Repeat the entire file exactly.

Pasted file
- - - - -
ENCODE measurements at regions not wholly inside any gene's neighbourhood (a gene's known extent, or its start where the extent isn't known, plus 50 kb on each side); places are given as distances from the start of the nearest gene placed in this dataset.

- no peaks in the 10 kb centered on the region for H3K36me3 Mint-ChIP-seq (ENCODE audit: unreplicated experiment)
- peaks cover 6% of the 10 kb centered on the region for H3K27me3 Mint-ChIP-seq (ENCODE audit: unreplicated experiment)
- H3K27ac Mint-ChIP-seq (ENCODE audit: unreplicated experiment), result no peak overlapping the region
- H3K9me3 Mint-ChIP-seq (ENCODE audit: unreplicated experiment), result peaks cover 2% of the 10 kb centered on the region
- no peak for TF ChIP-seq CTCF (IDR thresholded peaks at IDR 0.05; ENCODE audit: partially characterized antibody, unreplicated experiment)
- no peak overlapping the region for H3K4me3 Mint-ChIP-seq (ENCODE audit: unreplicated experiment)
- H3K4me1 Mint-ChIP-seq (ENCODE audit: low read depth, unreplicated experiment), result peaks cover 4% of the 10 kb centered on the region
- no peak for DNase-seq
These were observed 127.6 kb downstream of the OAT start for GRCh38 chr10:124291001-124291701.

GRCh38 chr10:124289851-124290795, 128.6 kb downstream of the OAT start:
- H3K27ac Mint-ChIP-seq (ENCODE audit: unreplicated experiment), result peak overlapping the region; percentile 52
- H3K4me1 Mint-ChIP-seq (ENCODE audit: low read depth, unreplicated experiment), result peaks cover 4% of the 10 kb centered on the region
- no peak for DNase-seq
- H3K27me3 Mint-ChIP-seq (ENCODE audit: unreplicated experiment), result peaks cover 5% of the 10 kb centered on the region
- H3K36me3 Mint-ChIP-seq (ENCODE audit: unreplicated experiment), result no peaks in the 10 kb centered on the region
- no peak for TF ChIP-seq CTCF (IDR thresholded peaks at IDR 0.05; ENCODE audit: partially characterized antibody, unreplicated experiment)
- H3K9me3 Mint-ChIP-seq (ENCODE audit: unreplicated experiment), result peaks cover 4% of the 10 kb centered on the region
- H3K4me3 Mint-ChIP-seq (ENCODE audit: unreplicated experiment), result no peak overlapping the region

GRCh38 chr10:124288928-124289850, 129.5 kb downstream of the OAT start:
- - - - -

ENCODE measurements at regions not wholly inside any gene's neighbourhood (a gene's known extent, or its start where the extent isn't known, plus 50 kb on each side); places are given as distances from the start of the nearest gene placed in this dataset.

- no peaks in the 10 kb centered on the region for H3K36me3 Mint-ChIP-seq (ENCODE audit: unreplicated experiment)
- peaks cover 6% of the 10 kb centered on the region for H3K27me3 Mint-ChIP-seq (ENCODE audit: unreplicated experiment)
- H3K27ac Mint-ChIP-seq (ENCODE audit: unreplicated experiment), result no peak overlapping the region
- H3K9me3 Mint-ChIP-seq (ENCODE audit: unreplicated experiment), result peaks cover 2% of the 10 kb centered on the region
- no peak for TF ChIP-seq CTCF (IDR thresholded peaks at IDR 0.05; ENCODE audit: partially characterized antibody, unreplicated experiment)
- no peak overlapping the region for H3K4me3 Mint-ChIP-seq (ENCODE audit: unreplicated experiment)
- H3K4me1 Mint-ChIP-seq (ENCODE audit: low read depth, unreplicated experiment), result peaks cover 4% of the 10 kb centered on the region
- no peak for DNase-seq
These were observed 127.6 kb downstream of the OAT start for GRCh38 chr10:124291001-124291701.

GRCh38 chr10:124289851-124290795, 128.6 kb downstream of the OAT start:
- H3K27ac Mint-ChIP-seq (ENCODE audit: unreplicated experiment), result peak overlapping the region; percentile 52
- H3K4me1 Mint-ChIP-seq (ENCODE audit: low read depth, unreplicated experiment), result peaks cover 4% of the 10 kb centered on the region
- no peak for DNase-seq
- H3K27me3 Mint-ChIP-seq (ENCODE audit: unreplicated experiment), result peaks cover 5% of the 10 kb centered on the region
- H3K36me3 Mint-ChIP-seq (ENCODE audit: unreplicated experiment), result no peaks in the 10 kb centered on the region
- no peak for TF ChIP-seq CTCF (IDR thresholded peaks at IDR 0.05; ENCODE audit: partially characterized antibody, unreplicated experiment)
- H3K9me3 Mint-ChIP-seq (ENCODE audit: unreplicated experiment), result peaks cover 4% of the 10 kb centered on the region
- H3K4me3 Mint-ChIP-seq (ENCODE audit: unreplicated experiment), result no peak overlapping the region

GRCh38 chr10:124288928-124289850, 129.5 kb downstream of the OAT start: